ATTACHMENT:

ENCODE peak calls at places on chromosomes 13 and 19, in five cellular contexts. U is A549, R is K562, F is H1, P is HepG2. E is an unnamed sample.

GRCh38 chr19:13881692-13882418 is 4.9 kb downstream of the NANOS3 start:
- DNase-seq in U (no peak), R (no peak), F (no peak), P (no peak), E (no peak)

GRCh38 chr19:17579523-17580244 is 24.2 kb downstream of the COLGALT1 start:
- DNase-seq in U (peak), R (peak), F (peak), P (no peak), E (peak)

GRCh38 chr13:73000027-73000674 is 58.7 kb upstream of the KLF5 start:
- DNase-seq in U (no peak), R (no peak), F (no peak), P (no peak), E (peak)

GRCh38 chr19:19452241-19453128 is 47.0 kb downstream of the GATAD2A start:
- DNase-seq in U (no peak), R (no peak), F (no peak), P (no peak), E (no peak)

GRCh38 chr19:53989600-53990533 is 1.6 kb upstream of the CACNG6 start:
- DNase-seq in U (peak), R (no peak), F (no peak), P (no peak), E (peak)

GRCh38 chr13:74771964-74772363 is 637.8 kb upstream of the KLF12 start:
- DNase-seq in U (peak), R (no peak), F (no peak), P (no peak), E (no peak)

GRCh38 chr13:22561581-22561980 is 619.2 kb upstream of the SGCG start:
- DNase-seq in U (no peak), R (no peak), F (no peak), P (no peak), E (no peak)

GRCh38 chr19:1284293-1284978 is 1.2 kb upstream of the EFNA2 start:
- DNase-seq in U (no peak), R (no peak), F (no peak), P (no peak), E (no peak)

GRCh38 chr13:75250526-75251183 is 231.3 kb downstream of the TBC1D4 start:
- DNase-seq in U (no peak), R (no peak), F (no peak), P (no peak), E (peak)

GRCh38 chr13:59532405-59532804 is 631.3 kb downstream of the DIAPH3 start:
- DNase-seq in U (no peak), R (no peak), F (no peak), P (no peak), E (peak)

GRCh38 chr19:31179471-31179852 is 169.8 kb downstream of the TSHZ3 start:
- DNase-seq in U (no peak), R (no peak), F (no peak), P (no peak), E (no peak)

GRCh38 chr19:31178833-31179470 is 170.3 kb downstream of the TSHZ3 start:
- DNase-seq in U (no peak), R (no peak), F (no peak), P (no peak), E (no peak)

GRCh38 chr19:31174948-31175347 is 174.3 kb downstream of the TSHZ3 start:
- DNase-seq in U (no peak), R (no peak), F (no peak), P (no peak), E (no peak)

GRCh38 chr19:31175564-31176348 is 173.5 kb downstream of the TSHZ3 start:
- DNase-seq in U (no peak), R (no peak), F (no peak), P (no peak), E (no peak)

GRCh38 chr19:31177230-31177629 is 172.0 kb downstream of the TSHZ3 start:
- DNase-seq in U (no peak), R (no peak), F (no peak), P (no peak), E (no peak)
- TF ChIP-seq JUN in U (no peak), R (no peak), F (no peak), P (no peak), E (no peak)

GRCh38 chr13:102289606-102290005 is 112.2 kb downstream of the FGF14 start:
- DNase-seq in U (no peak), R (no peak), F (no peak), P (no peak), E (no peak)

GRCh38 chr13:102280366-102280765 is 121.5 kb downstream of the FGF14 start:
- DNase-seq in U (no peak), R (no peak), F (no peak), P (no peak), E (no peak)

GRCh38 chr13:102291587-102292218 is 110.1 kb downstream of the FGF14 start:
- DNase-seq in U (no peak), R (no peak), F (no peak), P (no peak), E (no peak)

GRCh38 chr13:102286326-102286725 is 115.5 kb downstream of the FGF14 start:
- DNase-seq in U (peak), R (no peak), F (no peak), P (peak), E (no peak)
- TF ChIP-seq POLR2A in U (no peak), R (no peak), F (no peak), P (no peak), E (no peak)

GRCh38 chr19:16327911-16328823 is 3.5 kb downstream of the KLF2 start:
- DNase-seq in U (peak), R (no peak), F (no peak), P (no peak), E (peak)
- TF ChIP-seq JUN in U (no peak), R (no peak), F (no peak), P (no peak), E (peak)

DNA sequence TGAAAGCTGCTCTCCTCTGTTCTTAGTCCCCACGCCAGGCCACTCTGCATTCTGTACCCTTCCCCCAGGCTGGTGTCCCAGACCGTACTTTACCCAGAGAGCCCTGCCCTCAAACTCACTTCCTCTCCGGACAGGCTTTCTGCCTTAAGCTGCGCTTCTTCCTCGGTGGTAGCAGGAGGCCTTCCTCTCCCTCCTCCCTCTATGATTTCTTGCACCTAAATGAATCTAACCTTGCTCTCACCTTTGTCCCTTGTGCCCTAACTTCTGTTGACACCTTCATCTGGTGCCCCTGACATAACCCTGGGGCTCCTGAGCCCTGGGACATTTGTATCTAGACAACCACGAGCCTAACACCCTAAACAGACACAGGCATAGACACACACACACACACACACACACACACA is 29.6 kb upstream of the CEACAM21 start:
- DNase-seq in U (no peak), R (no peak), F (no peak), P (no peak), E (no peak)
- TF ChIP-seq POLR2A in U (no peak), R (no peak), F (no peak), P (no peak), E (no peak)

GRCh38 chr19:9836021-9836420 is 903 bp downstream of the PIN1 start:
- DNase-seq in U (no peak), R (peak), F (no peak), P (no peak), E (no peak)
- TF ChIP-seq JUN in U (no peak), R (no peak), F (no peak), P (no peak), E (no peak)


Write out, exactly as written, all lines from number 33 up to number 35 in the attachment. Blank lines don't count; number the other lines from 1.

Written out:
GRCh38 chr13:102289606-102290005 is 112.2 kb downstream of the FGF14 start:
- DNase-seq in U (no peak), R (no peak), F (no peak), P (no peak), E (no peak)

GRCh38 chr13:102280366-102280765 is 121.5 kb downstream of the FGF14 start: